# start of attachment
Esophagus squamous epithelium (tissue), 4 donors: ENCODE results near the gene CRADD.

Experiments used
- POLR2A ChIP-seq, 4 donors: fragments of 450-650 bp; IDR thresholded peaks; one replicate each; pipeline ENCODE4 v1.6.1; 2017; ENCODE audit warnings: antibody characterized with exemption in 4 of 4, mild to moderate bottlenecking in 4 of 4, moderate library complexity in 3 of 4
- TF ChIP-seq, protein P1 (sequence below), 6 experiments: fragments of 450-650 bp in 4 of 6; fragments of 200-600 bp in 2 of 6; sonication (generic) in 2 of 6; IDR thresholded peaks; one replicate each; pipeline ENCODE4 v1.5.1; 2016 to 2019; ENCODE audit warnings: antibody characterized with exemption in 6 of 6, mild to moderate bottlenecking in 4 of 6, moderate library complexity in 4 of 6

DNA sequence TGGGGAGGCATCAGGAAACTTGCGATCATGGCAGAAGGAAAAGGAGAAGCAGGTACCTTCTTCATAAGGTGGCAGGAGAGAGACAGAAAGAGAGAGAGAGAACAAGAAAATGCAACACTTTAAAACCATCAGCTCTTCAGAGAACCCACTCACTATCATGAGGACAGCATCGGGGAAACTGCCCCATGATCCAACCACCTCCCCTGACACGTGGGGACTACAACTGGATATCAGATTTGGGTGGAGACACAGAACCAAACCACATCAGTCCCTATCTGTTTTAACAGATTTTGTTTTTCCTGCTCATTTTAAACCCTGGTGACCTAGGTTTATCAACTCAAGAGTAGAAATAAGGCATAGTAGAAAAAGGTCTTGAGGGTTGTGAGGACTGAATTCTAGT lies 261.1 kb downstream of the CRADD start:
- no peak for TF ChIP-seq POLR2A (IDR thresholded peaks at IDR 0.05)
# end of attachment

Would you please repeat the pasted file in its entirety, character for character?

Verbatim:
Esophagus squamous epithelium (tissue), 4 donors: ENCODE results near the gene CRADD.

Experiments used
- POLR2A ChIP-seq, 4 donors: fragments of 450-650 bp; IDR thresholded peaks; one replicate each; pipeline ENCODE4 v1.6.1; 2017; ENCODE audit warnings: antibody characterized with exemption in 4 of 4, mild to moderate bottlenecking in 4 of 4, moderate library complexity in 3 of 4
- TF ChIP-seq, protein P1 (sequence below), 6 experiments: fragments of 450-650 bp in 4 of 6; fragments of 200-600 bp in 2 of 6; sonication (generic) in 2 of 6; IDR thresholded peaks; one replicate each; pipeline ENCODE4 v1.5.1; 2016 to 2019; ENCODE audit warnings: antibody characterized with exemption in 6 of 6, mild to moderate bottlenecking in 4 of 6, moderate library complexity in 4 of 6

DNA sequence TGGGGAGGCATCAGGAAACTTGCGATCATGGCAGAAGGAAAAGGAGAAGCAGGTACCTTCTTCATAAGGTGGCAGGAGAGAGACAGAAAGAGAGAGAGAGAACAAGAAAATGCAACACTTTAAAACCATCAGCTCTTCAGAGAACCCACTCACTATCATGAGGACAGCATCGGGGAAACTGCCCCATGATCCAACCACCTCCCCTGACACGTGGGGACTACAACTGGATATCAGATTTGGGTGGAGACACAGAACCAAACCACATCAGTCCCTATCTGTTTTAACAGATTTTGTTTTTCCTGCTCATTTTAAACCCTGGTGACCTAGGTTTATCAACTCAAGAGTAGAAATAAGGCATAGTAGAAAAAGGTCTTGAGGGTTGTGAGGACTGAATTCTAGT lies 261.1 kb downstream of the CRADD start:
- no peak for TF ChIP-seq POLR2A (IDR thresholded peaks at IDR 0.05)